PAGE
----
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How SEO Can Work With Content Strategy

Posted on Jul 19th, 2011
Written by Lee Odden
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    Content Marketing OptimizationRecently I spoke with Content Strategist, Margot Bloomstein, who was conducting research for an upcoming publication about Content Strategy intended for a variety of audiences. In particular, we discussed productive interactions and exchanges between Search Engine Optimization professionals and Content Strategists.

    Organizations advance their reach and engagement goals through content and Strategists work to audit, develop strategy, plan, create and maintain that content. Ahava Leibtag provides an excellent and practical approach at CMI in her post, “Creating Valuable Content” which outlines how content should be: Findable, Readable, Understandable, Actionable and Shareable.

    SEO and content strategy intersect in more ways than optimizing web pages with keywords. My take on Margot’s question, “How does SEO and content strategy interact?” starts with understanding customer segments, behaviors and preferences for information discovery, consumption and sharing. Knowing what customers care about and how those concerns and interests manifest as search keywords and social topics folds very well into the keyword research practiced by professional SEOs.

    Keyword Glossaries and Editorial Plans aid in planning relevant content that is inherently optimized for customers and target audiences.  Specific keyword optimization is appropriate as well, but the end content product becomes much easier to find, consume and share if there’s empathy with customer needs translated into topics and keywords from the start. Readers of this blog know that I’m a fan of optimizing for customers before search engines and that you can certainly do both.

    An Editorial Plan outlines content types, topics and the keywords they’re optimized for. It indicates where and if the content will be re-published and re-purposed. The plan also shares what channels of distribution will be used to promote the content and share it via the social web. There very well may be an augmentation of the search optimization effort for the social web that emphasizes popular and relevant social topics vs. search keywords.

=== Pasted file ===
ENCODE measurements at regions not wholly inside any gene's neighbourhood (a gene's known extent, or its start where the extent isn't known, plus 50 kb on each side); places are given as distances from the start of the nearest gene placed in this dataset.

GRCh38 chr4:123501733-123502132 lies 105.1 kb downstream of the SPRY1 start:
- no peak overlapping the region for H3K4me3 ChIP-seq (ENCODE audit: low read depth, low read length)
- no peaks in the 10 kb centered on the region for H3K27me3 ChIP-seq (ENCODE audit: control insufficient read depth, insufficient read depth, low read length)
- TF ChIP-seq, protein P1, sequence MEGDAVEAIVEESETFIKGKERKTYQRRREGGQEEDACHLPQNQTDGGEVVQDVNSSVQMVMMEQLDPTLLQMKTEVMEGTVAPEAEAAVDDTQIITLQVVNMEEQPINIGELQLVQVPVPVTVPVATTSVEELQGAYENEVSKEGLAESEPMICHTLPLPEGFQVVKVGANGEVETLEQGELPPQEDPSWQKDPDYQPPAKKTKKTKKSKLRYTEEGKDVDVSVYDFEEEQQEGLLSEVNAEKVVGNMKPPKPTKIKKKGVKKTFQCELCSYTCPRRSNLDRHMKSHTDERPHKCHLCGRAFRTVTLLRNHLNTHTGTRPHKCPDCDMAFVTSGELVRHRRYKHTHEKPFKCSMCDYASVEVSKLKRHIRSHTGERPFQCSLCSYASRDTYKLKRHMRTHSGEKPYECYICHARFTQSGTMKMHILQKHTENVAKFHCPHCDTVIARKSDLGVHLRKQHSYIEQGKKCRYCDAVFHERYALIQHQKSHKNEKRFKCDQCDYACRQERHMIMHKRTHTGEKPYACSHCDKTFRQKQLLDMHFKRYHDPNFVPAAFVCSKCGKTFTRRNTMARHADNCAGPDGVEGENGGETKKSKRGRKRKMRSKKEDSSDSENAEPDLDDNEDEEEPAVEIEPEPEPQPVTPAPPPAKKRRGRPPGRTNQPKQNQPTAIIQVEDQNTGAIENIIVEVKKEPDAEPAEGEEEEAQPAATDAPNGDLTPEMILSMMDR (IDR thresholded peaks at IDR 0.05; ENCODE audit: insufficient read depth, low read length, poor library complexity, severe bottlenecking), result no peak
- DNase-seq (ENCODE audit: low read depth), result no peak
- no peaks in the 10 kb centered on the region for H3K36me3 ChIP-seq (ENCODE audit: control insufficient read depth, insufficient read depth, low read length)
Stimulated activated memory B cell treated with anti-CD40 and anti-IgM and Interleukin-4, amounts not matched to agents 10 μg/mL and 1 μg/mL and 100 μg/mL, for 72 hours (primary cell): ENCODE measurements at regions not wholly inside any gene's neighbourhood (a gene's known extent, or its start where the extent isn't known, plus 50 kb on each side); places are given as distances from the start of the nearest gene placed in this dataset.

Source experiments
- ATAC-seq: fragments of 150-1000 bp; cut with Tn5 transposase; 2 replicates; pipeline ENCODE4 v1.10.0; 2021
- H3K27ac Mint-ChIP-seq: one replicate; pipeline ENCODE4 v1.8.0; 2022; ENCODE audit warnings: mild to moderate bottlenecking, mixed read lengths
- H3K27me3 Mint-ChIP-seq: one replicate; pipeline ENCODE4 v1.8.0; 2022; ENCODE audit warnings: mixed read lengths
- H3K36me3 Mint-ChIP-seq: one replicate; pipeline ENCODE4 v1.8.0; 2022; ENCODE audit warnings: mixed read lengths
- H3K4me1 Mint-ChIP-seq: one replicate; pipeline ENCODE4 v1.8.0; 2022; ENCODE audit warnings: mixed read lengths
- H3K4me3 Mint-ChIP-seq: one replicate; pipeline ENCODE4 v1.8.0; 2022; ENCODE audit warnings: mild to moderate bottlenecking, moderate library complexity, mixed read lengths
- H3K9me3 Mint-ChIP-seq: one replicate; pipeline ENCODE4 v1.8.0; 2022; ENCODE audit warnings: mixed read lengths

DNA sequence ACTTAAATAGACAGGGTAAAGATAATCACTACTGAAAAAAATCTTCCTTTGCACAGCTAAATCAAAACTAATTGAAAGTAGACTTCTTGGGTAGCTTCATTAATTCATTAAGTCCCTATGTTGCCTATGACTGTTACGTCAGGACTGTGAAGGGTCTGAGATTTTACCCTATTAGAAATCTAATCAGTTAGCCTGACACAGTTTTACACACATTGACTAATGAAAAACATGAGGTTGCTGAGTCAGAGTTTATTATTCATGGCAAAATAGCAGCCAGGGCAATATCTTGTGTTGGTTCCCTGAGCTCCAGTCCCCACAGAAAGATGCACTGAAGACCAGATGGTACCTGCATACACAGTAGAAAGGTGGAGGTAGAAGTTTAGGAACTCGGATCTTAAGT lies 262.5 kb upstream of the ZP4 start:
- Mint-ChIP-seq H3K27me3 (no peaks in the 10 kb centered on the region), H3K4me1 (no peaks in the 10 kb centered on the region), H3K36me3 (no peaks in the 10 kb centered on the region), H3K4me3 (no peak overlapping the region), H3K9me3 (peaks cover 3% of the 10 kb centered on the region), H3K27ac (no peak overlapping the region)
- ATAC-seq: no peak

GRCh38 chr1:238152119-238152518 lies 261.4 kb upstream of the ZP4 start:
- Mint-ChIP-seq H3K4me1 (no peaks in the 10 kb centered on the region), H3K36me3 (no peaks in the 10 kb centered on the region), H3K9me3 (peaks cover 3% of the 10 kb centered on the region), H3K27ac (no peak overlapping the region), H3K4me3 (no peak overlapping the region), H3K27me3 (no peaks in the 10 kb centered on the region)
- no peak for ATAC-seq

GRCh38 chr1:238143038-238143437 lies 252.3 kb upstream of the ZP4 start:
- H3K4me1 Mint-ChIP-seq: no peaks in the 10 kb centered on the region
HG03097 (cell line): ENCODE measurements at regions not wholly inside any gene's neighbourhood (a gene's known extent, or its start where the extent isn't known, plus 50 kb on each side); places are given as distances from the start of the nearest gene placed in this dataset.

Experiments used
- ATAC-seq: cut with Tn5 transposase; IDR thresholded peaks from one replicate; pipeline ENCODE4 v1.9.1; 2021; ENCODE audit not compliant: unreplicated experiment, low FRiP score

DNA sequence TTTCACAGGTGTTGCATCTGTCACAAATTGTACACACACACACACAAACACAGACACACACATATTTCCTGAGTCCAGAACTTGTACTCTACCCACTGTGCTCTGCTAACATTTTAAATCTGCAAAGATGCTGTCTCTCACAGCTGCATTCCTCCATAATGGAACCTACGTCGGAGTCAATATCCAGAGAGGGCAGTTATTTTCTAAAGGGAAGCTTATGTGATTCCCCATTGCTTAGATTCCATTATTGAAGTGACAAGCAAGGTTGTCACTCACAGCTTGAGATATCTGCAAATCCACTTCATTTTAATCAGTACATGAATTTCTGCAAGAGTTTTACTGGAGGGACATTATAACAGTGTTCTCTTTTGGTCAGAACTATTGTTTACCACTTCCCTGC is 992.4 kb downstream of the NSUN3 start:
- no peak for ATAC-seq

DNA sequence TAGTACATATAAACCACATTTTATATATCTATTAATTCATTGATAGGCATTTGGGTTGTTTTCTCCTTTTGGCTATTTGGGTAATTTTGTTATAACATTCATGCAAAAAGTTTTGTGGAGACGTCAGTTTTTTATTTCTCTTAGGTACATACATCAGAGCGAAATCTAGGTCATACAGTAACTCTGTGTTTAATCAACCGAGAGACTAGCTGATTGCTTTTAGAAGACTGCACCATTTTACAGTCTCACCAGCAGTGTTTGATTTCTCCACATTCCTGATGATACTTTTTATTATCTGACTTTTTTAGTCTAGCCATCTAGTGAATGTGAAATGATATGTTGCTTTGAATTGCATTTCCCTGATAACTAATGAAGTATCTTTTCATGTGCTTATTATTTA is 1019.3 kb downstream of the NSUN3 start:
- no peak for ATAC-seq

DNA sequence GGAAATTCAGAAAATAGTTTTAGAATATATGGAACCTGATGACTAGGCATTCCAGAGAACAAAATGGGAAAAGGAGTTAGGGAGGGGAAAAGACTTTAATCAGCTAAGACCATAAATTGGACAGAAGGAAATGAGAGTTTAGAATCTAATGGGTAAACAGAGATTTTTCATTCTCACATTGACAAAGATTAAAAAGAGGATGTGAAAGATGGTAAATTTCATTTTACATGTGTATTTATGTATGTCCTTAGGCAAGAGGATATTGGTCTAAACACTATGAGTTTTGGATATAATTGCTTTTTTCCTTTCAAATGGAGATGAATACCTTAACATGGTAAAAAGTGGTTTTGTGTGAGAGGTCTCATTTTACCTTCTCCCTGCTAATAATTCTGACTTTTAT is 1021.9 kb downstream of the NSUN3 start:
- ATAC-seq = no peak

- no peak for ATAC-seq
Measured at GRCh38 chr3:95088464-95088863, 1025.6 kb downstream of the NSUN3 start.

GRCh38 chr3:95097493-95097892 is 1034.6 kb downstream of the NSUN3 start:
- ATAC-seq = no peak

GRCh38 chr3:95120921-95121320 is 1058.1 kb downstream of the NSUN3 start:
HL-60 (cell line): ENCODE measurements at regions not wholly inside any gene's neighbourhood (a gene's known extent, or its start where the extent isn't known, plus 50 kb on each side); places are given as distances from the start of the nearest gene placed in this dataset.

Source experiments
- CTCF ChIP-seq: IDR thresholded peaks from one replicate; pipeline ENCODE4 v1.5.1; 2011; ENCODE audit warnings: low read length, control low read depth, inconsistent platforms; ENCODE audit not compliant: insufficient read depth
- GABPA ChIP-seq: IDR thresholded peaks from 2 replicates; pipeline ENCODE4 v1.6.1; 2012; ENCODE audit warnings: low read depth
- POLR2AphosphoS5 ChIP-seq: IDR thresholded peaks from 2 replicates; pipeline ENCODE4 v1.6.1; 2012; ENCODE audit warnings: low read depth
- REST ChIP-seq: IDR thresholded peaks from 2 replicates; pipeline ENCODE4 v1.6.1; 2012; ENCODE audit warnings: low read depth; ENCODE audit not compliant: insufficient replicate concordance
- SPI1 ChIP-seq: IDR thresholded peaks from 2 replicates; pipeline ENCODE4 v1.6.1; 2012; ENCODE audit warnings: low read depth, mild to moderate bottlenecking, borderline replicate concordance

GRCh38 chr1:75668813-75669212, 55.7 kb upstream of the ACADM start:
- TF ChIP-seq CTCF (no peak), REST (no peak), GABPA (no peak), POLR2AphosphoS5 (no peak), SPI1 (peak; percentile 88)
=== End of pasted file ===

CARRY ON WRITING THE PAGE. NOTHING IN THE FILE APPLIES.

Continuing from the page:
Planning, creating, optimizing, promoting and engaging with content on topics that customers and target audiences care about is where modern SEO has evolved: Content Marketing Optimization.  SEO expertise, which also includes knowledge of how search engines crawl and index websites, content management systems, the impact of how websites are coded and organized, provides a powerful ally to Content Strategists when goals and objectives are in alignment.

    I think the publication Margot is researching will provide valuable insight not only for SEO, but any other element involved with an organization’s content from web developers & designers to copywriters and marketing executives. In case Margot reads this post, what tips would you share on how your area of expertise best interacts with Content Strategy?

    Note: On August 18th, I’ll be giving a presentation on Content Marketing & SEO at the SES San Francisco conference which will be a deep dive into the topic with 90 minutes allocated. I hope to see you there.